25 Strongest Materials Known To Man

Do you know what the strongest material on Earth is? You probably guessed diamond right? Well, in some sense you are right. It is commonly referred to as the hardest natural substance on Earth. But, as with most things, this answer is vastly over simplified. First, hardness (and strength) is not a single property. Materials can be very strong in one way but not another. Some resist scratching better while others can absorb force better. And then there are new synthetic materials that combine many of these properties. So let’s get to it, these are the 25 strongest materials known to man!

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DiamondSource: geology.com; http://www.yalescientific.org/2010/04/everyday-qa-how-can-you-cut-a-diamond/

This is the classic. Of course, keep in mind that in this case hardness refers to “scratch resistance”. In the Mohs scale (a qualitative scale that measures the resistance of various minerals) a diamond comes in at a 10 (the scale goes from 1 to 10 with 10 being the hardest). A diamond is so hard, that other diamonds have to be used to cut it.


Darwin bark spiders’ silk

Darwin bark spiders’ silkSource: npr.org, bbc.com

Often referred to as the toughest biological substance in the world (though this claim is now being contested by another biological material), the Darwin bark spider’s web is stronger than steel and tougher than kevlar. Equally as remarkable is it’s weight. A strand long enough to encircle the Earth’s diameter would only weigh half a kilogram.



AerographiteSource: gizmodo.com; Extremetech.com

This synthetic foam is one of the lightest structural materials in the world. It’s about 75 times lighter than styrofoam (but a lot stronger!). This material can be compressed to a 30th of its original size without any damage to its structure. Another way of looking at it: aerographite can carry up to 40,000 times its own weight.


Palladium microalloy glass

Palladium microalloy glassSource: popsci.com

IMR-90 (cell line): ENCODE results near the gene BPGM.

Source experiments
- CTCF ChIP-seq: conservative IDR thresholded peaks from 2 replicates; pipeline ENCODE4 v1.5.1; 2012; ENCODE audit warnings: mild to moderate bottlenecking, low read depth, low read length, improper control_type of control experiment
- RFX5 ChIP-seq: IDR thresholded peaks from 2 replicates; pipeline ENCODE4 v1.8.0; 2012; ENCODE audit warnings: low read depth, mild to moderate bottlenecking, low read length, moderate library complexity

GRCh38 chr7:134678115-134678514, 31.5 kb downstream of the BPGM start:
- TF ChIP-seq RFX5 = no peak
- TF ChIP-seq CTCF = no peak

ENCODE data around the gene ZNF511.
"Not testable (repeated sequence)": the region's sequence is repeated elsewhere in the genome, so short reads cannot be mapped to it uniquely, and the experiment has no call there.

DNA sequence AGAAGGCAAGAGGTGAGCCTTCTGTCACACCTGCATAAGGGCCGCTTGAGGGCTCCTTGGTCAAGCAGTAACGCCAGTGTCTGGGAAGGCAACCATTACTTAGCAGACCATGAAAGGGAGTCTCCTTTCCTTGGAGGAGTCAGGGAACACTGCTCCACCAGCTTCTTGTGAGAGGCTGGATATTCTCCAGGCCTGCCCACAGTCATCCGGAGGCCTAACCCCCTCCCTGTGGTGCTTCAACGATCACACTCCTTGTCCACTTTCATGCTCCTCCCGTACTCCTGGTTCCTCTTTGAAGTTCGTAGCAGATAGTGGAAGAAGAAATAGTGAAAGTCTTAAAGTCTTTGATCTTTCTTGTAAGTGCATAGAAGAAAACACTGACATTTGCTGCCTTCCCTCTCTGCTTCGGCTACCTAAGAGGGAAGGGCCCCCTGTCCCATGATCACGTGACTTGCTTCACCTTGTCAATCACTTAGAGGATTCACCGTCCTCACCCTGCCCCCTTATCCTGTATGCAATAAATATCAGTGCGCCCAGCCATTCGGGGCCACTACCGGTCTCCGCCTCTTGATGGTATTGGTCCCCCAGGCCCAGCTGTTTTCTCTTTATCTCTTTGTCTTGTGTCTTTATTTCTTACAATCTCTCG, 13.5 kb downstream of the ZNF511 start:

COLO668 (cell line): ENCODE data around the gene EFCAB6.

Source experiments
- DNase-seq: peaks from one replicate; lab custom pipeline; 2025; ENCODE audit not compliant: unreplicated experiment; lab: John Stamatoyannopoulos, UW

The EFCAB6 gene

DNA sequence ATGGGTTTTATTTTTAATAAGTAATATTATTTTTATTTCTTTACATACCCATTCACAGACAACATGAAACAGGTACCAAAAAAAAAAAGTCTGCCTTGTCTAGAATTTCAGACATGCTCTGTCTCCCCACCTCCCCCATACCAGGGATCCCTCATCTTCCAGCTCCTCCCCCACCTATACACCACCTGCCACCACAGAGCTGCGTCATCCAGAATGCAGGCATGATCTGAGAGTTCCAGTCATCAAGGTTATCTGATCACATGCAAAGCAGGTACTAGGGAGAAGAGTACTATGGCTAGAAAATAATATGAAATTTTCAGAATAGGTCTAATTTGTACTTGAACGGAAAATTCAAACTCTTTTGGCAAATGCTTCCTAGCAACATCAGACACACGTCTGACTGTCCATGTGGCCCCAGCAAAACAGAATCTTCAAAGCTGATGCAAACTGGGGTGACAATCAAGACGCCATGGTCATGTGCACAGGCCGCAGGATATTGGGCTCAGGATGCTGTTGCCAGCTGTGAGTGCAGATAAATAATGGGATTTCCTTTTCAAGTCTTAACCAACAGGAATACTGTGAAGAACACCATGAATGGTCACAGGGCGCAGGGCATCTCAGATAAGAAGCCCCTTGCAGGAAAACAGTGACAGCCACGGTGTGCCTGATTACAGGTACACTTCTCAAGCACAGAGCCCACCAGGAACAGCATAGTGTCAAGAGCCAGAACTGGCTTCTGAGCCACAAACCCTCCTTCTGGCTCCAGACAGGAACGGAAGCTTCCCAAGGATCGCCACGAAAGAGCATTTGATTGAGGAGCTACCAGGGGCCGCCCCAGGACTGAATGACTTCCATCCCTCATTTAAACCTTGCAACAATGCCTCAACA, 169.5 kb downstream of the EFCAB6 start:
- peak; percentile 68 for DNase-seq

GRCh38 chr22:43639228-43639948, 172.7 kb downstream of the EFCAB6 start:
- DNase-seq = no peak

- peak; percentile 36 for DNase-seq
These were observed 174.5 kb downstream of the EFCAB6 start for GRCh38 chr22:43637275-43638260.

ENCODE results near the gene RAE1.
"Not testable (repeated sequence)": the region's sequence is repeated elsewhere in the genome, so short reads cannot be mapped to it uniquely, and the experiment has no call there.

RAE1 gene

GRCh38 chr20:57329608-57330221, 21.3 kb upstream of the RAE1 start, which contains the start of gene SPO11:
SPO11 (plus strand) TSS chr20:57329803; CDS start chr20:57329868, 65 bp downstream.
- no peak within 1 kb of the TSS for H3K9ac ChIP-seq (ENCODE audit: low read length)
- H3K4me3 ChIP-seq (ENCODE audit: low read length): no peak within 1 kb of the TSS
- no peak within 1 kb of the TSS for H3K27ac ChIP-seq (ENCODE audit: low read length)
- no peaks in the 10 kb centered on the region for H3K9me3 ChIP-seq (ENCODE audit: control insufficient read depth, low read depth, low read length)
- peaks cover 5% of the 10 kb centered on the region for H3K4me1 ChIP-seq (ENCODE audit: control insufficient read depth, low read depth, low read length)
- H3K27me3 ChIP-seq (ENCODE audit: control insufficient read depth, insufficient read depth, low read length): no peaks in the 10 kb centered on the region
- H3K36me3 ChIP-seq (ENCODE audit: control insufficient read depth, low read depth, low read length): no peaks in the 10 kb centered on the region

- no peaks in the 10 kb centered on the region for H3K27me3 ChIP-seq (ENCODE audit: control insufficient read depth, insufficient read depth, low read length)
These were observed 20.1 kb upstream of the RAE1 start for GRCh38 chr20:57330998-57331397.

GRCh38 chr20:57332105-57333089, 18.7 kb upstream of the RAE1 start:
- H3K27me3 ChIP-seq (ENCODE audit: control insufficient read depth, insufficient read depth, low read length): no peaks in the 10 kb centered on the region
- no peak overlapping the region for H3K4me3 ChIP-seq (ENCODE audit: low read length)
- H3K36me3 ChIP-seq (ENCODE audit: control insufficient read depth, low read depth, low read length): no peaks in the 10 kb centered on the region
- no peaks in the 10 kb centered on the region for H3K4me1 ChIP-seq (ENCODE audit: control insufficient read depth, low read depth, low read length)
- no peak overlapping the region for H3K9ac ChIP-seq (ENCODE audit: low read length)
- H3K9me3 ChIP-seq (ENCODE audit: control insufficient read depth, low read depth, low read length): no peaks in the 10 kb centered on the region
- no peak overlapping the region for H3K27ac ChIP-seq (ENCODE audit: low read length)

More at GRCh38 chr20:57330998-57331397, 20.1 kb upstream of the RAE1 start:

Developed by scientists in California, this substance has almost the perfect combination of toughness and strength. The reason for this is that its chemical structure counteracts the brittleness of glass but still maintains its strength.


Tungsten carbide

Tungsten carbideSource: vtc.edu

Tungsten carbide is incredibly hard and has really good yield strength, but it’s quite brittle when it is bent or smashed.

Featured Image: pixabay (public domain)

25-24. pixabay (public domain), 23. BrokenSphereStyrofoam peanutsCC BY-SA 3.0, 22-21. pixabay (public domain), 20. Tiia MontoMuseum Mensch und Natur – silicon carbideCC BY-SA 4.0, 19. wikimedia commons (public domain), 18. JustsailLIROS Dyneema hollowCC BY-SA 3.0, 17. Alchemist-hp (pse-mendelejew.de), Titan-crystal barCC BY-SA 3.0 DE, 16-13. pixabay (public domain), 12. Periodictableru www.periodictable.ruOsmium clusterCC BY 3.0, 11. wikimedia commons (public domain), 10. © Tomas Castelazo, www.tomascastelazo.com / Wikimedia Commons / CC BY-SA 3.0Hdpe pipe installationCC BY-SA 3.0, 9-7. pixabay (public domain), 6. User Mstroeck on en.wikipediaTypes of Carbon NanotubesCC BY-SA 3.0, 5. wikimedia commons (public domain), 4. pixabay (public domain), 3. SmokefootIBIVAQ (= CSD code)CC BY-SA 4.0, 2-1. pixabay (public domain)

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